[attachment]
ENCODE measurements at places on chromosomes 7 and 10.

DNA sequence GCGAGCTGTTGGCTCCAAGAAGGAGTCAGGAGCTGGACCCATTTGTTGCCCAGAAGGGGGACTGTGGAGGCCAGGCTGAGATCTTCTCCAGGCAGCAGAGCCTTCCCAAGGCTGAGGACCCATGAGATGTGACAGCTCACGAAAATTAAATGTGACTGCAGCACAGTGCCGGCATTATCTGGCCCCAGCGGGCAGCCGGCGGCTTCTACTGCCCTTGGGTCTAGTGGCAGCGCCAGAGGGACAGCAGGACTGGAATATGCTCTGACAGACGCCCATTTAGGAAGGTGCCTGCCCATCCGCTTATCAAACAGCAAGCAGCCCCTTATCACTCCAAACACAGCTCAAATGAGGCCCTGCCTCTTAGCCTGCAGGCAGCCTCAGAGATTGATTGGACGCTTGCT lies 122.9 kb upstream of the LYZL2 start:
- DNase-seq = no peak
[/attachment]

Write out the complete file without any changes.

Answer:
ENCODE measurements at places on chromosomes 7 and 10.

DNA sequence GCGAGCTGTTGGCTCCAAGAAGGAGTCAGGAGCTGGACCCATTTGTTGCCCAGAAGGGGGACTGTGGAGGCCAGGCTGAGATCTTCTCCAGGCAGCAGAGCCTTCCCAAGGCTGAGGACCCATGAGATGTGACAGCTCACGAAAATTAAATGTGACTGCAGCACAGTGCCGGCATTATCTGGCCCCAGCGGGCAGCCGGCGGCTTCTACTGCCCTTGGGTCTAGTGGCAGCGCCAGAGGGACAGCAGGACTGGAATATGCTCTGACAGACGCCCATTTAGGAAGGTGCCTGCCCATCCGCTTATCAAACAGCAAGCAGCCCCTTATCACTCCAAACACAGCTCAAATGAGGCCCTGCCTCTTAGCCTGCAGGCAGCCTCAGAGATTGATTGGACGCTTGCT lies 122.9 kb upstream of the LYZL2 start:
- DNase-seq = no peak